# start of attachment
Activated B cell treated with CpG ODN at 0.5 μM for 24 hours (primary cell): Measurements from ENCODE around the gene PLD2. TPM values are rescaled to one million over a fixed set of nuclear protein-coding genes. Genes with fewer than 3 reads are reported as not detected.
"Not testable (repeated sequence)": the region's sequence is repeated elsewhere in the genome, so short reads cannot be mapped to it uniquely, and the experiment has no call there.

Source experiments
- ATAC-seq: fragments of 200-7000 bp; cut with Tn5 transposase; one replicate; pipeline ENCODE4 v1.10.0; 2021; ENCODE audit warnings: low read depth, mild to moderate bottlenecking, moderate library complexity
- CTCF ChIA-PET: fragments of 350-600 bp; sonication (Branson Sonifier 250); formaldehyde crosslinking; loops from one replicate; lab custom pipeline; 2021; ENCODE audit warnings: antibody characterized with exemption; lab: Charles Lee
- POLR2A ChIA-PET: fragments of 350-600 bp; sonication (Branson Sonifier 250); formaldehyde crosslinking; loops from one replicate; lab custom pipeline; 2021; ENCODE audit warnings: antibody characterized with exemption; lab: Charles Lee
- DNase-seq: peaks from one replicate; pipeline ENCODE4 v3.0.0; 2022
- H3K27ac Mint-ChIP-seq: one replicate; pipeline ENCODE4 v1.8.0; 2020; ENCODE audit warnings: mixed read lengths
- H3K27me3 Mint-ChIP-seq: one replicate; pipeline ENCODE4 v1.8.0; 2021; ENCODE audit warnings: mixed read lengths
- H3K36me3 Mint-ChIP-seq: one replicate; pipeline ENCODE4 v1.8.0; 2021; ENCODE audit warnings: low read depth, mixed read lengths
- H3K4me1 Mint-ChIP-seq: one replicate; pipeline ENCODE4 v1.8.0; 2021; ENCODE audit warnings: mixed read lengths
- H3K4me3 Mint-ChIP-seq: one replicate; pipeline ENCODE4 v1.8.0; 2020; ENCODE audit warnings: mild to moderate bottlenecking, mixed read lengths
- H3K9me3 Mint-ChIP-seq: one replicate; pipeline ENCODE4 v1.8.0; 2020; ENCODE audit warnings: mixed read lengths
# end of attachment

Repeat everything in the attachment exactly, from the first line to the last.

Activated B cell treated with CpG ODN at 0.5 μM for 24 hours (primary cell): Measurements from ENCODE around the gene PLD2. TPM values are rescaled to one million over a fixed set of nuclear protein-coding genes. Genes with fewer than 3 reads are reported as not detected.
"Not testable (repeated sequence)": the region's sequence is repeated elsewhere in the genome, so short reads cannot be mapped to it uniquely, and the experiment has no call there.

Source experiments
- ATAC-seq: fragments of 200-7000 bp; cut with Tn5 transposase; one replicate; pipeline ENCODE4 v1.10.0; 2021; ENCODE audit warnings: low read depth, mild to moderate bottlenecking, moderate library complexity
- CTCF ChIA-PET: fragments of 350-600 bp; sonication (Branson Sonifier 250); formaldehyde crosslinking; loops from one replicate; lab custom pipeline; 2021; ENCODE audit warnings: antibody characterized with exemption; lab: Charles Lee
- POLR2A ChIA-PET: fragments of 350-600 bp; sonication (Branson Sonifier 250); formaldehyde crosslinking; loops from one replicate; lab custom pipeline; 2021; ENCODE audit warnings: antibody characterized with exemption; lab: Charles Lee
- DNase-seq: peaks from one replicate; pipeline ENCODE4 v3.0.0; 2022
- H3K27ac Mint-ChIP-seq: one replicate; pipeline ENCODE4 v1.8.0; 2020; ENCODE audit warnings: mixed read lengths
- H3K27me3 Mint-ChIP-seq: one replicate; pipeline ENCODE4 v1.8.0; 2021; ENCODE audit warnings: mixed read lengths
- H3K36me3 Mint-ChIP-seq: one replicate; pipeline ENCODE4 v1.8.0; 2021; ENCODE audit warnings: low read depth, mixed read lengths
- H3K4me1 Mint-ChIP-seq: one replicate; pipeline ENCODE4 v1.8.0; 2021; ENCODE audit warnings: mixed read lengths
- H3K4me3 Mint-ChIP-seq: one replicate; pipeline ENCODE4 v1.8.0; 2020; ENCODE audit warnings: mild to moderate bottlenecking, mixed read lengths
- H3K9me3 Mint-ChIP-seq: one replicate; pipeline ENCODE4 v1.8.0; 2020; ENCODE audit warnings: mixed read lengths